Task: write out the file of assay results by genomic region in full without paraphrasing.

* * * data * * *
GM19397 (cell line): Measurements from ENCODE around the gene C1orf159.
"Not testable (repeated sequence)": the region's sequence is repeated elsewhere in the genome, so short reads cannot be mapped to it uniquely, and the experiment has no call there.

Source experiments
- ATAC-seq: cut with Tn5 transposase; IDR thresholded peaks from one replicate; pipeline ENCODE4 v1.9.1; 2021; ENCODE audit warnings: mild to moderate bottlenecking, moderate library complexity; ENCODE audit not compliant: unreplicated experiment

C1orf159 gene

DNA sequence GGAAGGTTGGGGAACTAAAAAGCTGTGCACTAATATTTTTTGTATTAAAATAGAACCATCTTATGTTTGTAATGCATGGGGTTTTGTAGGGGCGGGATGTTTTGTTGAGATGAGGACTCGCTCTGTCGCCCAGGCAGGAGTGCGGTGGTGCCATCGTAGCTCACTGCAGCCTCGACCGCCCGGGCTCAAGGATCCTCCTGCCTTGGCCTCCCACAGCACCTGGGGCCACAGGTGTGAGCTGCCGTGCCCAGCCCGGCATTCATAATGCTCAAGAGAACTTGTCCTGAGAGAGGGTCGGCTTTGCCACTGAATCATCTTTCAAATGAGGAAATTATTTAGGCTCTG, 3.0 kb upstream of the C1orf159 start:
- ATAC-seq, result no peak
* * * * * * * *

GM19397 (cell line): Measurements from ENCODE around the gene C1orf159.
"Not testable (repeated sequence)": the region's sequence is repeated elsewhere in the genome, so short reads cannot be mapped to it uniquely, and the experiment has no call there.

Source experiments
- ATAC-seq: cut with Tn5 transposase; IDR thresholded peaks from one replicate; pipeline ENCODE4 v1.9.1; 2021; ENCODE audit warnings: mild to moderate bottlenecking, moderate library complexity; ENCODE audit not compliant: unreplicated experiment

C1orf159 gene

DNA sequence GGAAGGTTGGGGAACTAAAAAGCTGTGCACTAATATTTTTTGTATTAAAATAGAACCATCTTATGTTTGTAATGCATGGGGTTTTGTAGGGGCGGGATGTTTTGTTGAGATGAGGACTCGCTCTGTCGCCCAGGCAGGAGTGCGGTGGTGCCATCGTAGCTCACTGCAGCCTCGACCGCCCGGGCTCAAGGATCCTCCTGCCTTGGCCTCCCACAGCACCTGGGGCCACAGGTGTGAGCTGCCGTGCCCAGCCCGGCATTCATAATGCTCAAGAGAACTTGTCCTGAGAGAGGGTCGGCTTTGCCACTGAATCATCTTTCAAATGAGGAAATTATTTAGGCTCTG, 3.0 kb upstream of the C1orf159 start:
- ATAC-seq, result no peak